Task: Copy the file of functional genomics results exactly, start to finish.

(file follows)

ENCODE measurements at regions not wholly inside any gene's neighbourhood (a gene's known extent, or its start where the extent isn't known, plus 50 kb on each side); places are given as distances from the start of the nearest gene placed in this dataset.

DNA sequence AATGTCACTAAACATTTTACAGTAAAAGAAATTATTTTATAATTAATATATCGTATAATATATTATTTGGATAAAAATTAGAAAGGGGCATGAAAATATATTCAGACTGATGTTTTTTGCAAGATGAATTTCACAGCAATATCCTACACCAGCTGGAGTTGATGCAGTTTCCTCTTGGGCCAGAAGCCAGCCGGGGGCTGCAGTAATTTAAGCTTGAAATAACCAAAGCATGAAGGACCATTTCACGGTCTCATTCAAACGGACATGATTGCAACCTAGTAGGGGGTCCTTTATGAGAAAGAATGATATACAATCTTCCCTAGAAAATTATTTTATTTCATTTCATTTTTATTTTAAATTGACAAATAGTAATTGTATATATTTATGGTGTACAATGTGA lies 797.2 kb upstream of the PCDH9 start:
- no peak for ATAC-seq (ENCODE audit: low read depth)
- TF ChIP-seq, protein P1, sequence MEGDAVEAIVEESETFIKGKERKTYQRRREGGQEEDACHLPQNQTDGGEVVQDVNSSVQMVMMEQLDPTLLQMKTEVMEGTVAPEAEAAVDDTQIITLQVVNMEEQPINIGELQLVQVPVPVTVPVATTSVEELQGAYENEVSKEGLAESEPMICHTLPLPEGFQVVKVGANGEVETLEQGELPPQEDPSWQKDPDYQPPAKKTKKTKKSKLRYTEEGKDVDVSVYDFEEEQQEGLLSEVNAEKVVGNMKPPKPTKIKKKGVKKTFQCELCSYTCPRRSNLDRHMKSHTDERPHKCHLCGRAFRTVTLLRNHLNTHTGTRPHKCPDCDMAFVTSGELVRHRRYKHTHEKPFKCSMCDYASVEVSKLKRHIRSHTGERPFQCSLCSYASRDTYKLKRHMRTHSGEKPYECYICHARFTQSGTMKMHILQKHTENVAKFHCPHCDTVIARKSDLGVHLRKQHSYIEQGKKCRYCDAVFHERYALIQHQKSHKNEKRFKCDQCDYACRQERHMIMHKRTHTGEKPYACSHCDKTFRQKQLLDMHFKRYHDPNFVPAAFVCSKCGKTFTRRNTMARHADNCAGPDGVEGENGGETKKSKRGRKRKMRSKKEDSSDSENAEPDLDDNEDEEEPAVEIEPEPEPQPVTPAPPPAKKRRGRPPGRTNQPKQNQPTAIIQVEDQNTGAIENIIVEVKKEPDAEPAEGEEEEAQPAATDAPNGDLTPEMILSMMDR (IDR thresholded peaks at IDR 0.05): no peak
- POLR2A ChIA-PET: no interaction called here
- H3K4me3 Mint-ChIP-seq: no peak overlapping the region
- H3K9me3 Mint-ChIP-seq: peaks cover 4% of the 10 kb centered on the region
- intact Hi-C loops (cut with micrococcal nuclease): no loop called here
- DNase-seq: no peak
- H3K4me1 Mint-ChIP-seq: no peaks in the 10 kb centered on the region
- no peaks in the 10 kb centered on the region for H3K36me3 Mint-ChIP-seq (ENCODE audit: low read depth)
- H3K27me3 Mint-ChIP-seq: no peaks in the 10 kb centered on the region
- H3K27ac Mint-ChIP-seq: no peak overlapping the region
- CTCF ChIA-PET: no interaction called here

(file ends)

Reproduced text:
ENCODE measurements at regions not wholly inside any gene's neighbourhood (a gene's known extent, or its start where the extent isn't known, plus 50 kb on each side); places are given as distances from the start of the nearest gene placed in this dataset.

DNA sequence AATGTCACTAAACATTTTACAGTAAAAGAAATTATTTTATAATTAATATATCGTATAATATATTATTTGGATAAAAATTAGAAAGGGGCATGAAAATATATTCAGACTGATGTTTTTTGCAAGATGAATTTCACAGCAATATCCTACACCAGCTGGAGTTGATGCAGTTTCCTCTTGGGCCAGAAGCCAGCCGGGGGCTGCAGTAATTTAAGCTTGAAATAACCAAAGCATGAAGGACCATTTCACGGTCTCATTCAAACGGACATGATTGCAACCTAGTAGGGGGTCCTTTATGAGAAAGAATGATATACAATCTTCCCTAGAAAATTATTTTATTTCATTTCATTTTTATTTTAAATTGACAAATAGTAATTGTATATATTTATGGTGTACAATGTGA lies 797.2 kb upstream of the PCDH9 start:
- no peak for ATAC-seq (ENCODE audit: low read depth)
- TF ChIP-seq, protein P1, sequence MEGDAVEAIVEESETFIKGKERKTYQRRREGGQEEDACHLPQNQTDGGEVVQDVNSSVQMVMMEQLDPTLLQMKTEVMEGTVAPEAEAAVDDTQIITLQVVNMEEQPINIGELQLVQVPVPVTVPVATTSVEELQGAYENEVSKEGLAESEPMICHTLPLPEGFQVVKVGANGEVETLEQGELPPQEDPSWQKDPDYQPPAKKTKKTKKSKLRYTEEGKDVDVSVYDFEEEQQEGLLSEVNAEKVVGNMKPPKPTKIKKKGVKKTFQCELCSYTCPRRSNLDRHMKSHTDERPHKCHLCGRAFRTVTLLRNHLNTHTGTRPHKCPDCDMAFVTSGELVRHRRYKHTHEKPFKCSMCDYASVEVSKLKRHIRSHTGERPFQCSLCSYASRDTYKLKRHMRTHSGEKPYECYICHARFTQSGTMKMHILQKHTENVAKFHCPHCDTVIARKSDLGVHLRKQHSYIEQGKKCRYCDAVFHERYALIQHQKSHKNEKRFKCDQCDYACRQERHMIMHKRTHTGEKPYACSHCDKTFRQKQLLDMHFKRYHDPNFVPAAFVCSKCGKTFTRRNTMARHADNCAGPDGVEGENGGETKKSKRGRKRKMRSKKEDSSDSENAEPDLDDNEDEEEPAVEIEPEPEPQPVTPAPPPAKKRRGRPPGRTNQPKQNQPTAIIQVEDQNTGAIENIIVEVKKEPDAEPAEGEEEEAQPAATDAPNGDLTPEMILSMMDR (IDR thresholded peaks at IDR 0.05): no peak
- POLR2A ChIA-PET: no interaction called here
- H3K4me3 Mint-ChIP-seq: no peak overlapping the region
- H3K9me3 Mint-ChIP-seq: peaks cover 4% of the 10 kb centered on the region
- intact Hi-C loops (cut with micrococcal nuclease): no loop called here
- DNase-seq: no peak
- H3K4me1 Mint-ChIP-seq: no peaks in the 10 kb centered on the region
- no peaks in the 10 kb centered on the region for H3K36me3 Mint-ChIP-seq (ENCODE audit: low read depth)
- H3K27me3 Mint-ChIP-seq: no peaks in the 10 kb centered on the region
- H3K27ac Mint-ChIP-seq: no peak overlapping the region
- CTCF ChIA-PET: no interaction called here